Now, let’s start adding more variabilities to the matrix to enable different transformations.

##### 2.2 Rotation + Translation

Adding rotation to transformation of Equation (1), leads us to:

Where *Ѳ* is the amount of pixel rotation. Here in Equation (2), we can represent rotation matrix as:

R is an orthonormal rotation matrix, satisfying RRᵀ = I and ‖R‖=1.

(Where ᵀ represents the transpose operation)

The Translation vector is,

Equation (2) can be written in the linear system of equations as:

X’ = RX + T

where X’ = (x’, y’, 1)ᵀ , the new pixel coordinates

original pixel coordinates X = (x,y,1)ᵀ

Rotation, R as in equation (3a)

Translation T=(tx,ty,1)ᵀ)

##### 2.3 Affine

The affine transformation can be represented as:

The affine is an indication that transformation is such that parallel lines remain parallel (which inherits the property of affine where a+b =1), hence yielding affine transformation. Consider a rectangular box positioned such that its origin is where (x,y) = (0,0). Observe that in Figure 2, the lines (edges) of the rectangular box, remained parallel post affine transformation.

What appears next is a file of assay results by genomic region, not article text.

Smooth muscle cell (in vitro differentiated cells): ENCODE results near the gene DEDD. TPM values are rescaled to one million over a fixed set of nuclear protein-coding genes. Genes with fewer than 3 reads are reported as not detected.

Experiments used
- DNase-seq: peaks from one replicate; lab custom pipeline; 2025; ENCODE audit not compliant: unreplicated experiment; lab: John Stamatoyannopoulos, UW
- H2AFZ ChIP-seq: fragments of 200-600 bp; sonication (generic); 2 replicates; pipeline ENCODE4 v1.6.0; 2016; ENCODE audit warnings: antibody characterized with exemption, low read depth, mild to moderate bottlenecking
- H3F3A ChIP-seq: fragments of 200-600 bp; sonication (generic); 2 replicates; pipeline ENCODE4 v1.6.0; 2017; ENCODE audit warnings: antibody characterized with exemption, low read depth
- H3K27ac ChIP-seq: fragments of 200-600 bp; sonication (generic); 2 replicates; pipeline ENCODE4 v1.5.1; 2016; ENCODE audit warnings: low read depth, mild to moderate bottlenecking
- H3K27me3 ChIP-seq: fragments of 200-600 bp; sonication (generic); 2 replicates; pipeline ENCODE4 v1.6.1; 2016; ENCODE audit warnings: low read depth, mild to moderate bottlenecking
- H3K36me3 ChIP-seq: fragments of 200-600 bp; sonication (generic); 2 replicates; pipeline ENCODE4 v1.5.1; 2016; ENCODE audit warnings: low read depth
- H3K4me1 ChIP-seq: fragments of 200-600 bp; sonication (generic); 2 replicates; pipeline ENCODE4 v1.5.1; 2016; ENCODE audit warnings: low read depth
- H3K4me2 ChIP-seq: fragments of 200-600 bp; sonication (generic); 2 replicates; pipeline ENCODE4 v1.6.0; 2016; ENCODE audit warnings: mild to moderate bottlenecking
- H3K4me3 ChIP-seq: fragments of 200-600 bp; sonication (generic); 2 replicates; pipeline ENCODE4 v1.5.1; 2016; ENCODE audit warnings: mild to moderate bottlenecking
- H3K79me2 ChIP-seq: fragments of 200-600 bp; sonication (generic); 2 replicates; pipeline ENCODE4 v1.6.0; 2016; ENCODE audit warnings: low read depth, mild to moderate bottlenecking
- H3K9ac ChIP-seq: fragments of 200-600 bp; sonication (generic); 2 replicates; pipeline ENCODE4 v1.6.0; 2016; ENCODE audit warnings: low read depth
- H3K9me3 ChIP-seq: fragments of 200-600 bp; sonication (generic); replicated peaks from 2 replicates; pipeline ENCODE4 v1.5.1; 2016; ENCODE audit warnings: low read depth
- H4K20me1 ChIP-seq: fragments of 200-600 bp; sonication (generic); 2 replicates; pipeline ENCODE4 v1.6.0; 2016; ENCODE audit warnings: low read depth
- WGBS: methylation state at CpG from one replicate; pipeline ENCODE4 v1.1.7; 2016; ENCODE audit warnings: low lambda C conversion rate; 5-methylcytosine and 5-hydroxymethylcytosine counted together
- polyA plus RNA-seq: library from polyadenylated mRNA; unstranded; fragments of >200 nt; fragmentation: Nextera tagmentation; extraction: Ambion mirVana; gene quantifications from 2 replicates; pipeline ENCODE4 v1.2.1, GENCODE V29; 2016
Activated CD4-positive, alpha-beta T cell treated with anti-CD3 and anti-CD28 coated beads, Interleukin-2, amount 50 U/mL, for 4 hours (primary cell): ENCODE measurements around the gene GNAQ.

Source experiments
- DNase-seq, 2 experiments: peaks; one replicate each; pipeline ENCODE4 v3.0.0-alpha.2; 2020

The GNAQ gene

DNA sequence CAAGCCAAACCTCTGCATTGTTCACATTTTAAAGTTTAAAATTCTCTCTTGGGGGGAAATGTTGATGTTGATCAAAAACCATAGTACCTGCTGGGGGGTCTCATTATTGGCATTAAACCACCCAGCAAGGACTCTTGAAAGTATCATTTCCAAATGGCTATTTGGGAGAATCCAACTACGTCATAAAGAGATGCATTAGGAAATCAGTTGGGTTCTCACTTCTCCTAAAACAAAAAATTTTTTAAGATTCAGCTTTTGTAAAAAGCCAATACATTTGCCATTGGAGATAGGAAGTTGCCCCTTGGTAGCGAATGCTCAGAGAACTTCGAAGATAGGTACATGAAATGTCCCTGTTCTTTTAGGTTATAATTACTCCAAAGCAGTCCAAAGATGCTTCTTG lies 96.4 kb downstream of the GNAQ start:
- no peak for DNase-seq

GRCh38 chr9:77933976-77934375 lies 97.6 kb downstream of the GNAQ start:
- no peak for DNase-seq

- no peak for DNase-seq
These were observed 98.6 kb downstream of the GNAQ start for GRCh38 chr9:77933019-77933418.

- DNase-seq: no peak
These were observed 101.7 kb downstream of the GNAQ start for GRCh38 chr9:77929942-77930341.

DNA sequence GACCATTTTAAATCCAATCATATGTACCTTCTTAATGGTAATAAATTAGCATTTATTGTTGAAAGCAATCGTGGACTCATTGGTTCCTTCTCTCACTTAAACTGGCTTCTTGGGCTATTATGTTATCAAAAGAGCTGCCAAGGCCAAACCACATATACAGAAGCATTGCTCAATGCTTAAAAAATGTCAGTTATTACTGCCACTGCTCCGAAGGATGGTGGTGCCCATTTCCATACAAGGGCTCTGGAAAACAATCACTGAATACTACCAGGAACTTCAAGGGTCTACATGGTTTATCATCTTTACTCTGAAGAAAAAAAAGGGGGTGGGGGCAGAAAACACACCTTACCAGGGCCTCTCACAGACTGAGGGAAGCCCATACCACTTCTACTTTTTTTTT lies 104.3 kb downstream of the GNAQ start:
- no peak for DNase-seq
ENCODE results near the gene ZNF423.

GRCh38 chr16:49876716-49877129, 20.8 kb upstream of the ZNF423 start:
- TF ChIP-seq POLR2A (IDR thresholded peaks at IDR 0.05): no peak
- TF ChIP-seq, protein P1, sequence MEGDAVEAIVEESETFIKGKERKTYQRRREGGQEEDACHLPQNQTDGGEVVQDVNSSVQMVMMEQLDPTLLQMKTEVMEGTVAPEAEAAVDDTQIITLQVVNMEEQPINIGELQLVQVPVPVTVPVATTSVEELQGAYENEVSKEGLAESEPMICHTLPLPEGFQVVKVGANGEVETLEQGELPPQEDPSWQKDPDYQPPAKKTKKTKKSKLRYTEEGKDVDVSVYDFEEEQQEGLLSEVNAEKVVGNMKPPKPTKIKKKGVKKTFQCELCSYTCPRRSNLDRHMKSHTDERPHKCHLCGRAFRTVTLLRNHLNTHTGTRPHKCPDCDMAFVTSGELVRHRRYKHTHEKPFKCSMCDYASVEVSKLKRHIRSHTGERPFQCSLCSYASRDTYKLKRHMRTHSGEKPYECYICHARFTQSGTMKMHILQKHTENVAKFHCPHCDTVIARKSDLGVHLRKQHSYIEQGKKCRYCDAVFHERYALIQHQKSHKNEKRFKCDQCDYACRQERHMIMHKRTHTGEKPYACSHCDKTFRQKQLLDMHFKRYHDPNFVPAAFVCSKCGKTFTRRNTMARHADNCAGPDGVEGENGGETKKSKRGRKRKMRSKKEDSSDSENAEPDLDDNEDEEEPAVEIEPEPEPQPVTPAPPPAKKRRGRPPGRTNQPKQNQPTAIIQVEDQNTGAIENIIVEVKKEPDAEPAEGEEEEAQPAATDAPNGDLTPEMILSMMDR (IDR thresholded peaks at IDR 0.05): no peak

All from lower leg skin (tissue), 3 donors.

A few important properties worth noting here are :

- Origin of the box does not necessarily map to the origin after transformation.
- Lines map to lines
**Parallel lines remain parallel**- Closed solution under composition. (Under this transformation, the transformation parameters can be found with unique parameters)

##### 2.4 Projective

The projective transformation is also known as *perspective transform *or *homography*. This transformation operates on homogenous coordinates as:

Where H is 3×3 matrix embedding the 8 degrees of freedom.

Here the transformations are as follows:

This generates a Homography matrix of the form: